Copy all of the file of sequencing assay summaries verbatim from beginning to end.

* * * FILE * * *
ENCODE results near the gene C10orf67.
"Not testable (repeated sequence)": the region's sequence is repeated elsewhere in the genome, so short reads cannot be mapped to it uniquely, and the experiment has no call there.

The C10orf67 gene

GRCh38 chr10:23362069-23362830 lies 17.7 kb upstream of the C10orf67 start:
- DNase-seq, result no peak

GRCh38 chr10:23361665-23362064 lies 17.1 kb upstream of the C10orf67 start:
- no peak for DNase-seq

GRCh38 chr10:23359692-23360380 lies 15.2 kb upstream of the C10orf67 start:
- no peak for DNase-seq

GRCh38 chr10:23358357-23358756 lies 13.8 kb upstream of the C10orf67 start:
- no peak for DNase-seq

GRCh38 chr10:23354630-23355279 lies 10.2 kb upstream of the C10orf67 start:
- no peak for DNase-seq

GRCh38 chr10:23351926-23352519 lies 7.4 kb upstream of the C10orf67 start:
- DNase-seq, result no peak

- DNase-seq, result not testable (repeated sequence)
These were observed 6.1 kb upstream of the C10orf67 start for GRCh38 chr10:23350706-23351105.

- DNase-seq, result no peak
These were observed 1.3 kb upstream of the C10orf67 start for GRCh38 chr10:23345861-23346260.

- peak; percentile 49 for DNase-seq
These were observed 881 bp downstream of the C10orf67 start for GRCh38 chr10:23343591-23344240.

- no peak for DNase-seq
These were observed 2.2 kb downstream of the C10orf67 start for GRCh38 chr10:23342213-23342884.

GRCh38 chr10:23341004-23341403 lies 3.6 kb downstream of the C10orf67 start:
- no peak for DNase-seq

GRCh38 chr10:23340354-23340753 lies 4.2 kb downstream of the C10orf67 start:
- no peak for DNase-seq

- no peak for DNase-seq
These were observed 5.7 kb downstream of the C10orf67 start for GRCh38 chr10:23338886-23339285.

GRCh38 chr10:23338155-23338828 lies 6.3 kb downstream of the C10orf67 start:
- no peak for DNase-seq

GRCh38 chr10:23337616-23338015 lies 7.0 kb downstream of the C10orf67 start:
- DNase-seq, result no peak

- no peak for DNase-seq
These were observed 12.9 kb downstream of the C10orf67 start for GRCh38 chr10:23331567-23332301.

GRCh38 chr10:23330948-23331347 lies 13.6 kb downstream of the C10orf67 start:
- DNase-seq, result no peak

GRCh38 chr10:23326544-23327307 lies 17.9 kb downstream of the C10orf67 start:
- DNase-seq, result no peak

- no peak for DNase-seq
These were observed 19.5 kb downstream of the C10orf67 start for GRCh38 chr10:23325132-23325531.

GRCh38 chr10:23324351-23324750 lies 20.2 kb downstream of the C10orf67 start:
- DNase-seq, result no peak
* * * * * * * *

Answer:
ENCODE results near the gene C10orf67.
"Not testable (repeated sequence)": the region's sequence is repeated elsewhere in the genome, so short reads cannot be mapped to it uniquely, and the experiment has no call there.

The C10orf67 gene

GRCh38 chr10:23362069-23362830 lies 17.7 kb upstream of the C10orf67 start:
- DNase-seq, result no peak

GRCh38 chr10:23361665-23362064 lies 17.1 kb upstream of the C10orf67 start:
- no peak for DNase-seq

GRCh38 chr10:23359692-23360380 lies 15.2 kb upstream of the C10orf67 start:
- no peak for DNase-seq

GRCh38 chr10:23358357-23358756 lies 13.8 kb upstream of the C10orf67 start:
- no peak for DNase-seq

GRCh38 chr10:23354630-23355279 lies 10.2 kb upstream of the C10orf67 start:
- no peak for DNase-seq

GRCh38 chr10:23351926-23352519 lies 7.4 kb upstream of the C10orf67 start:
- DNase-seq, result no peak

- DNase-seq, result not testable (repeated sequence)
These were observed 6.1 kb upstream of the C10orf67 start for GRCh38 chr10:23350706-23351105.

- DNase-seq, result no peak
These were observed 1.3 kb upstream of the C10orf67 start for GRCh38 chr10:23345861-23346260.

- peak; percentile 49 for DNase-seq
These were observed 881 bp downstream of the C10orf67 start for GRCh38 chr10:23343591-23344240.

- no peak for DNase-seq
These were observed 2.2 kb downstream of the C10orf67 start for GRCh38 chr10:23342213-23342884.

GRCh38 chr10:23341004-23341403 lies 3.6 kb downstream of the C10orf67 start:
- no peak for DNase-seq

GRCh38 chr10:23340354-23340753 lies 4.2 kb downstream of the C10orf67 start:
- no peak for DNase-seq

- no peak for DNase-seq
These were observed 5.7 kb downstream of the C10orf67 start for GRCh38 chr10:23338886-23339285.

GRCh38 chr10:23338155-23338828 lies 6.3 kb downstream of the C10orf67 start:
- no peak for DNase-seq

GRCh38 chr10:23337616-23338015 lies 7.0 kb downstream of the C10orf67 start:
- DNase-seq, result no peak

- no peak for DNase-seq
These were observed 12.9 kb downstream of the C10orf67 start for GRCh38 chr10:23331567-23332301.

GRCh38 chr10:23330948-23331347 lies 13.6 kb downstream of the C10orf67 start:
- DNase-seq, result no peak

GRCh38 chr10:23326544-23327307 lies 17.9 kb downstream of the C10orf67 start:
- DNase-seq, result no peak

- no peak for DNase-seq
These were observed 19.5 kb downstream of the C10orf67 start for GRCh38 chr10:23325132-23325531.

GRCh38 chr10:23324351-23324750 lies 20.2 kb downstream of the C10orf67 start:
- DNase-seq, result no peak